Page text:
Martin Goodman was the owner of Timely Comics which became Marvel Comics. The Wikipedia profile of Goodman charts his business locations from Lower Manhattan to Midtown Manhattan. Goodman’s business addresses are mentioned in the profile of Lincoln Hoffman at Field Guide to Wild American Pulp Artists.
Blake Bell wrote in his book, Fire and Water: Bill Everett, The Sub-Mariner, and the Birth of Marvel Comics (2010)
Goodman moved from the RKO Building [at Rockefeller Center] to the McGraw-Hill Building (at 330 West 42nd Street) on April 15, 1939 (sourced from a Writer’s Digest issue by comic-book historian Will Murray) where Timely had their offices until the move in 1943 onto the 14th floor of the Empire State Building.
At the McGraw-Hill Building Goodman launched several publications. Michael J. Vassallo, in his blog Timely-Atlas-Comics, explained when Timely was first used.
... [In 1939] Goodman mimicked the successful Reader’s Digest format with his own Popular Digest, a collection of condensed and already printed articles, but that experiment ended in failure. ... There is an important comic book connection to Popular Digest because the sub-publisher for the releases was Timely Publications, the very first time Goodman ever used the word Timely and the only non-comics title to do so. The interior sub-title was even “Timely Topics Condensed”. The first issue was dated September 1939, one month before the publication of Marvel Comics #1 (Oct/39). So Goodman got both his comics company name/brand and the sub-publishing entity for his comic book debuts from Popular Digest. ...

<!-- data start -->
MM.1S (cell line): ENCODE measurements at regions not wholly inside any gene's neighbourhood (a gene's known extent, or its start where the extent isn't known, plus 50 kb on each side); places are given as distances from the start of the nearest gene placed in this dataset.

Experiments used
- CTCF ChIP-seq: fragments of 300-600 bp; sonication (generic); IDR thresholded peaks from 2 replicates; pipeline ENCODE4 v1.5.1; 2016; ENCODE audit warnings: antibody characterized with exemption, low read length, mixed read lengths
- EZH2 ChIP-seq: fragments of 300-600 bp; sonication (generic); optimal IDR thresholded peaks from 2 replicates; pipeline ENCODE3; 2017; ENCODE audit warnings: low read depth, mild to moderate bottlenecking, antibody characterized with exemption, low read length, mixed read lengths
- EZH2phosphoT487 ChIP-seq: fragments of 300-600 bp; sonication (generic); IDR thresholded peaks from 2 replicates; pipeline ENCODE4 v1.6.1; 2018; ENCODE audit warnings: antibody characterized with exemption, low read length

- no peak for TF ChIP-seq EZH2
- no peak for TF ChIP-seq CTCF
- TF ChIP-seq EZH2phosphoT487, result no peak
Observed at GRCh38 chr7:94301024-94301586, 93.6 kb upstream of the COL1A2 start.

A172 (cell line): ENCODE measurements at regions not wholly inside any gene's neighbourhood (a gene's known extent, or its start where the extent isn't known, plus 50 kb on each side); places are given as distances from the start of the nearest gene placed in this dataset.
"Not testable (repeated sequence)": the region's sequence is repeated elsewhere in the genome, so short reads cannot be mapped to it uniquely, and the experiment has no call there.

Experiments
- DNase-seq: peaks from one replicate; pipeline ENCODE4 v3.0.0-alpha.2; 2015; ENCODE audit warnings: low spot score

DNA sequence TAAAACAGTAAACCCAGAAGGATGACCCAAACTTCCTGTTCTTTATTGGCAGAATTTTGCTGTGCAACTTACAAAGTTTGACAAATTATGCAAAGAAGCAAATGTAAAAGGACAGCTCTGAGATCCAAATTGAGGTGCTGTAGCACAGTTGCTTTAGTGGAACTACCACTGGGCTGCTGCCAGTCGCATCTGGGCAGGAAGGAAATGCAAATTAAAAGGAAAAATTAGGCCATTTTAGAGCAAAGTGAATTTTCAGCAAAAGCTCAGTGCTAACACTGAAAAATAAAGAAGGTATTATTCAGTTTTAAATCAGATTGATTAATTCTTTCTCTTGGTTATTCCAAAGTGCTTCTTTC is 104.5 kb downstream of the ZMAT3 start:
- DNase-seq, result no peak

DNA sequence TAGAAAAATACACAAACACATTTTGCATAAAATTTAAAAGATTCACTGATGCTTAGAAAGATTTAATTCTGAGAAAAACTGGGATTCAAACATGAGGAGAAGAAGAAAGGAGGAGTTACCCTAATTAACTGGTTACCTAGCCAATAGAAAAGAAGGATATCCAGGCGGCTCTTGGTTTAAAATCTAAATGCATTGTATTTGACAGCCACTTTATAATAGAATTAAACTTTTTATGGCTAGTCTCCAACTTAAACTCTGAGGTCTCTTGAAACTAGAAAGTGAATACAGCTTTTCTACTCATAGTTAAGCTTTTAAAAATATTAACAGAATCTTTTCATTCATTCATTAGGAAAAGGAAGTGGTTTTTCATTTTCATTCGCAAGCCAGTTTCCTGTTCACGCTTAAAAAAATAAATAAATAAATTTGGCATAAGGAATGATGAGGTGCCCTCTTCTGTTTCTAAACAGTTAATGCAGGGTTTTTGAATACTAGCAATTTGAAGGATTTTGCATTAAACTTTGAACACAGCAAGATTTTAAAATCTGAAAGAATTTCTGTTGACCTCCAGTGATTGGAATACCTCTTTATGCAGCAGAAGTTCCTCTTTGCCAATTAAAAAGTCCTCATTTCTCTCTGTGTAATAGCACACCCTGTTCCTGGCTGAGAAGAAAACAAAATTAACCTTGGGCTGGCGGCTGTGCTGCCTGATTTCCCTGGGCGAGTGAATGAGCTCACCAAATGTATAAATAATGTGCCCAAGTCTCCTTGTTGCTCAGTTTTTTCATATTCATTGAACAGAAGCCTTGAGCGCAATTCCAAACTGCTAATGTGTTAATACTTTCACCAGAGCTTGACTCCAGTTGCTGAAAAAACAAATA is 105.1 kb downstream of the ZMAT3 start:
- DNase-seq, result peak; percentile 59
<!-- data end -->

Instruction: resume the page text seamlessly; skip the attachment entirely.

Why did Goodman choose the name Timely? Perhaps he was influenced by the McGraw-Hill publication Timely Ideas. McGraw-Hill occupied over half of the space in its building. In the lobby there may have been a display of McGraw-Hill publications. Maybe Goodman was on the same floor as Timely Ideas. Whatever the case, I think it’s likely Goodman was aware the magazine title.
Timely Ideas was a technical magazine aimed at operators of electric equipment. I don’t know when the magazine debuted but it was published as early as 1936. Who’s Who in Engineering, Volume 7 (1954) said Rue Miller Shoop was the managing editor of Timely Ideas from 1936 to 1939. A 1938 issue of Electrical World (a McGraw-Hill publication) published an advertisement with, I believe, the Timely Ideas logo.
Another Timely Ideas staff member was Louis James Dennis who signed his World War II draft card on October 16, 1940.
Timely Ideas was mentioned in the magazine Electronics, October 1941, “Photoelectric Door Opener Saves $30 Per Day”. Timely Ideas was an established trade publication.
A remote possibility is Goodman got the Timely name from Timely Topics, first published in 1897.
When Goodman chose the Timely name he was in the right place at the right time.
(Next post on Monday: Wolfpack)